Tip: The Most Injury-Causing Barbell Sport

If you love this sport, here's how to minimize the risks.

Love the Sport, Hate the Injuries

I love powerlifting, but of all popular resistance training methods, powerlifting causes the most injuries. I'm not saying this to deter anyone from powerlifting or from performing squats, bench press, or deadlifts; I've always championed these movements.

What makes these exercises so effective at building muscle is precisely what makes them dangerous. They load a large portion of the body's musculature in a stretched position, thereby creating high joint reaction forces and lending themselves to compromised postures.

Combine this with the competitive nature of powerlifting, the constant desire to set PRs and hoist heavier loads, the hardcore mentality of the typical powerlifter, and the individual differences in anatomical mobility and soft-tissue strength, and it's easy to see how it can become a recipe for disaster for certain individuals.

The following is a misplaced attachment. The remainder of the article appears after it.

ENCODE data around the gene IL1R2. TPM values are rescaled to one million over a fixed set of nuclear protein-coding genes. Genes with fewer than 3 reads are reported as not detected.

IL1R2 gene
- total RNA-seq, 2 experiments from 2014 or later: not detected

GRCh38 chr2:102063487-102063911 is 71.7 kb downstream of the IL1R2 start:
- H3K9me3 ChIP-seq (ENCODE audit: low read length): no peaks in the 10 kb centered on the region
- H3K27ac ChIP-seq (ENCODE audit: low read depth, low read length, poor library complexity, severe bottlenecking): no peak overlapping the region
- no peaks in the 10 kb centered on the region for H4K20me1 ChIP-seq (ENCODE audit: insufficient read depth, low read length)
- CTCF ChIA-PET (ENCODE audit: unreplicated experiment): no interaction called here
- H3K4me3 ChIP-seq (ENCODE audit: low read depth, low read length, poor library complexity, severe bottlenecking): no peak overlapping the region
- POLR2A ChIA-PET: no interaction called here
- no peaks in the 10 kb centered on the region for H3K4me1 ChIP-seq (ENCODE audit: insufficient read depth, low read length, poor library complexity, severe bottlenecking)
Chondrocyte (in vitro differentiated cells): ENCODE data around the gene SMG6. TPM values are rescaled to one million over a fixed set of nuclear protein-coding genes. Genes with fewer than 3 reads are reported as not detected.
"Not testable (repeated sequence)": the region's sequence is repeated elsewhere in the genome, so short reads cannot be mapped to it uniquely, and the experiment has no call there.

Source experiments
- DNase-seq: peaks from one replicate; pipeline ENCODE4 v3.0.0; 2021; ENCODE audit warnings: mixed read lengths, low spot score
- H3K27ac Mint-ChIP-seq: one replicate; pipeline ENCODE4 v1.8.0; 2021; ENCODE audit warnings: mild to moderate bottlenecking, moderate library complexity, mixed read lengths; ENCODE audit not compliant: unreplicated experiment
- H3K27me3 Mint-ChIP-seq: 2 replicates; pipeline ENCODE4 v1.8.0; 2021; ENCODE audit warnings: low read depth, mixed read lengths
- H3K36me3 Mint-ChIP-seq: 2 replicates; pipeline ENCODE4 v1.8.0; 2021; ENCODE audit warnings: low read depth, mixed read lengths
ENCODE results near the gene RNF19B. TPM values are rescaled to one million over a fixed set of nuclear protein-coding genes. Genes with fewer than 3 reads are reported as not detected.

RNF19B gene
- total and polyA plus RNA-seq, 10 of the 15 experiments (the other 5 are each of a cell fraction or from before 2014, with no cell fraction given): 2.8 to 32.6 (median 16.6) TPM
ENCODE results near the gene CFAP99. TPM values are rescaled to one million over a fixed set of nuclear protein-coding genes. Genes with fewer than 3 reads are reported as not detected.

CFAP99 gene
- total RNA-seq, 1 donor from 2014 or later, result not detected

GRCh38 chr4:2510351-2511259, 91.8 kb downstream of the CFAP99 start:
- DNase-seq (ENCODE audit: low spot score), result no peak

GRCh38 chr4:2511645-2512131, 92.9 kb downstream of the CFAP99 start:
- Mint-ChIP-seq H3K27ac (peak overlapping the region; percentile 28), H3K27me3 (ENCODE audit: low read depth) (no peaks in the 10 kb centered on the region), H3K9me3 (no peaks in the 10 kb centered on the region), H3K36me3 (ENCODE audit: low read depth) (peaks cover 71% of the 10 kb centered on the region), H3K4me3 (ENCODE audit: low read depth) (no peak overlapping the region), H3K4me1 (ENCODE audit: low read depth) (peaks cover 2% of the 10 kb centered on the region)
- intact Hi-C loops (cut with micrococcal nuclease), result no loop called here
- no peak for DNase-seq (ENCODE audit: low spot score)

Almost every seasoned lifter I know has hurt themselves squatting and/or deadlifting – it's the nature of the beast, and it's what teaches us to respect these lifts.

How to Minimize the Risks

If you wish to compete, make sure you:

  1. Use strict form in training and save the sloppier attempts for the third lifts on the platform.
  2. Take regular deloads or just avoid going balls-to-the-wall 52 weeks per year.
  3. Don't get greedy with volume increases.
  4. Listen carefully to your body and make appropriate adjustments.
Bret Contreras is considered by many to be the world’s foremost expert on glute training. He has turbo-charged the fitness industry by introducing effective new exercises and training methods for optimal glute development. Follow Bret Contreras on Twitter